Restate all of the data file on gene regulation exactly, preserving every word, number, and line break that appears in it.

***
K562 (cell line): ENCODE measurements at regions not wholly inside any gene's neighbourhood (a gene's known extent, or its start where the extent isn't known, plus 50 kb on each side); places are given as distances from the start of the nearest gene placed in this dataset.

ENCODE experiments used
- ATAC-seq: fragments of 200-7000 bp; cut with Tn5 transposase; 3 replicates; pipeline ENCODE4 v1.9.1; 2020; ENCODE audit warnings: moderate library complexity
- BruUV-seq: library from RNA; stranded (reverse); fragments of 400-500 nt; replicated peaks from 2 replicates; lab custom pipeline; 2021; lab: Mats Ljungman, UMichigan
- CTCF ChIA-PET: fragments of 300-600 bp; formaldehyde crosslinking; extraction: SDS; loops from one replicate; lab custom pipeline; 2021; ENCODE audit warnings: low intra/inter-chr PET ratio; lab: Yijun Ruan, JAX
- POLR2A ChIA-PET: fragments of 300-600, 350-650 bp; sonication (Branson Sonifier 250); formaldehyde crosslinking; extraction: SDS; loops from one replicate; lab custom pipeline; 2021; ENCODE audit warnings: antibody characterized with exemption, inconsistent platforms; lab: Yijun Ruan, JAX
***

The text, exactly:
K562 (cell line): ENCODE measurements at regions not wholly inside any gene's neighbourhood (a gene's known extent, or its start where the extent isn't known, plus 50 kb on each side); places are given as distances from the start of the nearest gene placed in this dataset.

ENCODE experiments used
- ATAC-seq: fragments of 200-7000 bp; cut with Tn5 transposase; 3 replicates; pipeline ENCODE4 v1.9.1; 2020; ENCODE audit warnings: moderate library complexity
- BruUV-seq: library from RNA; stranded (reverse); fragments of 400-500 nt; replicated peaks from 2 replicates; lab custom pipeline; 2021; lab: Mats Ljungman, UMichigan
- CTCF ChIA-PET: fragments of 300-600 bp; formaldehyde crosslinking; extraction: SDS; loops from one replicate; lab custom pipeline; 2021; ENCODE audit warnings: low intra/inter-chr PET ratio; lab: Yijun Ruan, JAX
- POLR2A ChIA-PET: fragments of 300-600, 350-650 bp; sonication (Branson Sonifier 250); formaldehyde crosslinking; extraction: SDS; loops from one replicate; lab custom pipeline; 2021; ENCODE audit warnings: antibody characterized with exemption, inconsistent platforms; lab: Yijun Ruan, JAX